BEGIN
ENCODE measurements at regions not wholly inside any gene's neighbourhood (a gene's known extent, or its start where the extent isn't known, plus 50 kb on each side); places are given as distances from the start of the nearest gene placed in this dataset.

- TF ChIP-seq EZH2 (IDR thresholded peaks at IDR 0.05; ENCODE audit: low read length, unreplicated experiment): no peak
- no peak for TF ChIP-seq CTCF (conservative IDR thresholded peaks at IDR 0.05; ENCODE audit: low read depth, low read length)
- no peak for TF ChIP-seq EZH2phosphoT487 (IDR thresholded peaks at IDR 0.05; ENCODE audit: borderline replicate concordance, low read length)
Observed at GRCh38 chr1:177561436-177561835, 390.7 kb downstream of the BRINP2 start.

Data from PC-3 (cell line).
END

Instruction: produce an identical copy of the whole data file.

ENCODE measurements at regions not wholly inside any gene's neighbourhood (a gene's known extent, or its start where the extent isn't known, plus 50 kb on each side); places are given as distances from the start of the nearest gene placed in this dataset.

- TF ChIP-seq EZH2 (IDR thresholded peaks at IDR 0.05; ENCODE audit: low read length, unreplicated experiment): no peak
- no peak for TF ChIP-seq CTCF (conservative IDR thresholded peaks at IDR 0.05; ENCODE audit: low read depth, low read length)
- no peak for TF ChIP-seq EZH2phosphoT487 (IDR thresholded peaks at IDR 0.05; ENCODE audit: borderline replicate concordance, low read length)
Observed at GRCh38 chr1:177561436-177561835, 390.7 kb downstream of the BRINP2 start.

Data from PC-3 (cell line).